FLIR -- infrared everywhere.

ILMN -- everyone's genome should be sequenced.

CME -- volatility equals growth in futures trading.

CLB -- need to produce more oil drives demand for reservoir services.

Next comes the slower but more consistent growers:

LH -- 7% free cash flow growth is pretty good. play on growth in testing especially growth in genetic related testing.

FDS -- low to mid teens growth from the proliferation of their new products. less penetrated overseas. extremely consistent growth track record -- strong free cash flow.

MCO -- high single digit growth in debt/ratings revenues across cycles. expect slow U shaped upturn but could see new peak in revenues by 2010. cheap valuation due to concerns about future growth and the sustainability of the franchise.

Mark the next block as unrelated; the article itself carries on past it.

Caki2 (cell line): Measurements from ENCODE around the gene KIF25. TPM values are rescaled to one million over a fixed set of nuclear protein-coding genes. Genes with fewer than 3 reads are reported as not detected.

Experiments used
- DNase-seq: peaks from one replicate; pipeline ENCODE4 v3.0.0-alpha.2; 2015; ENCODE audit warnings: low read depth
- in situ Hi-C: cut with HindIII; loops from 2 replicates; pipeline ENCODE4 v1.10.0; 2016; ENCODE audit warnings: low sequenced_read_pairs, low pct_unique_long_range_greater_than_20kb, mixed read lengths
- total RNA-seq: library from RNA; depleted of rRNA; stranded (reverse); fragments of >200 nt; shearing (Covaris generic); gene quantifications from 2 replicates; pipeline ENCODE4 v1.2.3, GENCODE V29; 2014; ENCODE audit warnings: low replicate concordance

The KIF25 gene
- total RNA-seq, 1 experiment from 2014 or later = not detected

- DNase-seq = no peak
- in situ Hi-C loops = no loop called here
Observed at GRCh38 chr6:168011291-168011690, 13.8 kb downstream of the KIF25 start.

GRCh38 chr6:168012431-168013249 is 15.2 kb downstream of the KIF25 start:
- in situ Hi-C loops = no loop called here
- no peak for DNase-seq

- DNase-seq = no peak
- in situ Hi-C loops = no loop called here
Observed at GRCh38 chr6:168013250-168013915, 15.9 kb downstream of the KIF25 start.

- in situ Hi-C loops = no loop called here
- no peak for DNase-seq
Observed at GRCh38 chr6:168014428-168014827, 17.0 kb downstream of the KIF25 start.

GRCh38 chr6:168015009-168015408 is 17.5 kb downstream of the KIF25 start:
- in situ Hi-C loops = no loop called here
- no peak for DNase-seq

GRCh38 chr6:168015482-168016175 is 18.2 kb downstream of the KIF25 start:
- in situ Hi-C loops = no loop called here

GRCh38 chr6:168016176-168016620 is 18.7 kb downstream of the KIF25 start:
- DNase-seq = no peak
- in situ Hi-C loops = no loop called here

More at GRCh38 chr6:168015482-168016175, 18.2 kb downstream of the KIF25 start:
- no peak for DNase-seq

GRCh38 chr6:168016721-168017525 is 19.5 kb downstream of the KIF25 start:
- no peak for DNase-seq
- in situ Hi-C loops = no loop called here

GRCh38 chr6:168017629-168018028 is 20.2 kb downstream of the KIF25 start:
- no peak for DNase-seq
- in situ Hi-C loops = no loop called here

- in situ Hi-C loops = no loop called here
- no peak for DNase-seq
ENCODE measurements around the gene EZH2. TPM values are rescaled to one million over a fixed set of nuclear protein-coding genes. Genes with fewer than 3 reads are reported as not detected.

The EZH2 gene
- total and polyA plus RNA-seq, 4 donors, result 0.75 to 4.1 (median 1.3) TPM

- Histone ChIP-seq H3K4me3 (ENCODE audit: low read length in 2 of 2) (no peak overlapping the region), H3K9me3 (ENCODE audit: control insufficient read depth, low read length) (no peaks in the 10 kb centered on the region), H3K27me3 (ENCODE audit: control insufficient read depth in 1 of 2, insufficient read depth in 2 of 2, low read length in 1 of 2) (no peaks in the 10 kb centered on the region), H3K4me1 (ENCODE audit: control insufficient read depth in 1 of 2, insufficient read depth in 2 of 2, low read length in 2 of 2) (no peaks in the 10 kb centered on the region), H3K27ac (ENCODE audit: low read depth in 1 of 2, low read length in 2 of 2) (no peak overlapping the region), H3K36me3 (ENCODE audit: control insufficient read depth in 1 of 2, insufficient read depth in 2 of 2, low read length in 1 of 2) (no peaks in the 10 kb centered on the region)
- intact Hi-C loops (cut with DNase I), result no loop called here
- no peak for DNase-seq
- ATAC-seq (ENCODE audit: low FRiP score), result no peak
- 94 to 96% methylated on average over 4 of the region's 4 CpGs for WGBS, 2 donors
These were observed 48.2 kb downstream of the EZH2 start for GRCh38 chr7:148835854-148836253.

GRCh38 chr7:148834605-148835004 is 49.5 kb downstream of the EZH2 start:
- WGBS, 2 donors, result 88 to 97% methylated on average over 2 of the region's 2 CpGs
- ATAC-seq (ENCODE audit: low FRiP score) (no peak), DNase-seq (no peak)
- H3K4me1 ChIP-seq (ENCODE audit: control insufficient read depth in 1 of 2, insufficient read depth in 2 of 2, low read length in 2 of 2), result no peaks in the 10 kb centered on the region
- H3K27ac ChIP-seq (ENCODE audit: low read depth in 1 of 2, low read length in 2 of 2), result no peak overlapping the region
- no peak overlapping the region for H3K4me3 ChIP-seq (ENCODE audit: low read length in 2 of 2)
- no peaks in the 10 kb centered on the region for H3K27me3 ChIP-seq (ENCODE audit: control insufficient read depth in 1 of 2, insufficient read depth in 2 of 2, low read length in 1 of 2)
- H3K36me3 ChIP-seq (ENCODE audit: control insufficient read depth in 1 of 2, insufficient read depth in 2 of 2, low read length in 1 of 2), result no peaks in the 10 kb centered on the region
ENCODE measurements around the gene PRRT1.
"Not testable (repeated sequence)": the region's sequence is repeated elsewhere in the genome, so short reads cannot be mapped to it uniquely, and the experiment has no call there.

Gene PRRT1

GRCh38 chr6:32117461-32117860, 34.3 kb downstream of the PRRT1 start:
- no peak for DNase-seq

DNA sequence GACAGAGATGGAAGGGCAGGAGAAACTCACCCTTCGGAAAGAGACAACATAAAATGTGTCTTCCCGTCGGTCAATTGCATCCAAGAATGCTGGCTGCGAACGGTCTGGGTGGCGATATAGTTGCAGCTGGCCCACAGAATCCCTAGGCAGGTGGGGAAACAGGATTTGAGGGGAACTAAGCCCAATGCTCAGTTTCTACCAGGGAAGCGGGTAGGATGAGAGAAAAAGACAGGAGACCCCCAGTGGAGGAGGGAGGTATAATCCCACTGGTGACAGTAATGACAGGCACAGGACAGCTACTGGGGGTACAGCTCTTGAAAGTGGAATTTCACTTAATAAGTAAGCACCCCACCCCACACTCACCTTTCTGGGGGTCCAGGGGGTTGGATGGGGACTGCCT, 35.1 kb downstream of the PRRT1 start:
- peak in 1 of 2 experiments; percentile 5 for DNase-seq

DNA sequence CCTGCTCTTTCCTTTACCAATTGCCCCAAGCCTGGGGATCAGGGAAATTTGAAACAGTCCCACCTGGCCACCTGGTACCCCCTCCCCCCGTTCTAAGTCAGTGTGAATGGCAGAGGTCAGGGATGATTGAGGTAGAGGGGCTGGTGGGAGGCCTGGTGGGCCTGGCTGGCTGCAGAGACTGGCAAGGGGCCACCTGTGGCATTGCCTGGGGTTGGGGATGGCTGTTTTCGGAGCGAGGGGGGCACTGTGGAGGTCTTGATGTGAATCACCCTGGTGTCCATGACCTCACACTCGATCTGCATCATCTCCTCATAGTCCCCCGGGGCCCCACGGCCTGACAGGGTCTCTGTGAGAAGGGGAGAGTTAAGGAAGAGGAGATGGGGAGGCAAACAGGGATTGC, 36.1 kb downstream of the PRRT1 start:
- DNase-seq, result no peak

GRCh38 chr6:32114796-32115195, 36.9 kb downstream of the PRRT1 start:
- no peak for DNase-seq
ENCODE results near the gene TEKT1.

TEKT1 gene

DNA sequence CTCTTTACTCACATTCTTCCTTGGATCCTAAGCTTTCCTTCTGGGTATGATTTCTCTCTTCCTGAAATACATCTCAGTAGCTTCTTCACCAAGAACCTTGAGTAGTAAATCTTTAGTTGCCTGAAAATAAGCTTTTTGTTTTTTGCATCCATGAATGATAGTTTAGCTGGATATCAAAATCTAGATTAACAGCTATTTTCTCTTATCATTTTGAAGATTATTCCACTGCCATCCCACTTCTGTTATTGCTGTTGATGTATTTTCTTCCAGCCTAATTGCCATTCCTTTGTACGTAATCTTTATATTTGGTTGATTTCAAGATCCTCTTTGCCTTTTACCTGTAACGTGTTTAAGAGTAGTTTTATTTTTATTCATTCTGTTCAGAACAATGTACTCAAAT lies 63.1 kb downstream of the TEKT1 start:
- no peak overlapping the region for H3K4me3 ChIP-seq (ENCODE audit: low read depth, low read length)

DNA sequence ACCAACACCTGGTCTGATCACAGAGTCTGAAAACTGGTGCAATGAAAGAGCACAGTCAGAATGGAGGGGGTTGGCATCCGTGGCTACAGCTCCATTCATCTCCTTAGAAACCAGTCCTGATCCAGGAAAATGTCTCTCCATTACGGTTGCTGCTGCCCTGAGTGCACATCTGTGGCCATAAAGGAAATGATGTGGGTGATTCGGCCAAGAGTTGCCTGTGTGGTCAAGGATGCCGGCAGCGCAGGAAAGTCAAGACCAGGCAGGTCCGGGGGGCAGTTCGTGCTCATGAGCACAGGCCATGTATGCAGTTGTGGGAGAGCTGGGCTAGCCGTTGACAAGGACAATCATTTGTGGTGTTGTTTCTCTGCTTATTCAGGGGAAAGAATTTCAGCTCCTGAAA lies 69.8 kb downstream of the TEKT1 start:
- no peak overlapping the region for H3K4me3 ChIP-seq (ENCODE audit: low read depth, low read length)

TECH -- consistent high single digit low double digit revenue growth due to consistent growth in bitoech or genetic/protein related research.

Then there are the money management stocks -- high betas that benefit from both new cash flows to manage and growth in assets from market appreciation.

AB and DFR are the main plays now -- ACAS is one I have owned in the past. TROW and BEN are other choices I have owned.

Income stocks -- EPD, MMP, ERF, -- all energy related. EPD and MMP have some growth in distribution potential.

That leaves a few out so far -- MSFT, MDT -- both are positions I am looking to reduce. GOOG -- they are getting bigger -- which makes the big outperformance harder. could easily put this one in with FLIR and CME. There is also the two staples -- Pepsi and Wrigley.

That's one perspective on how I think of these holdings.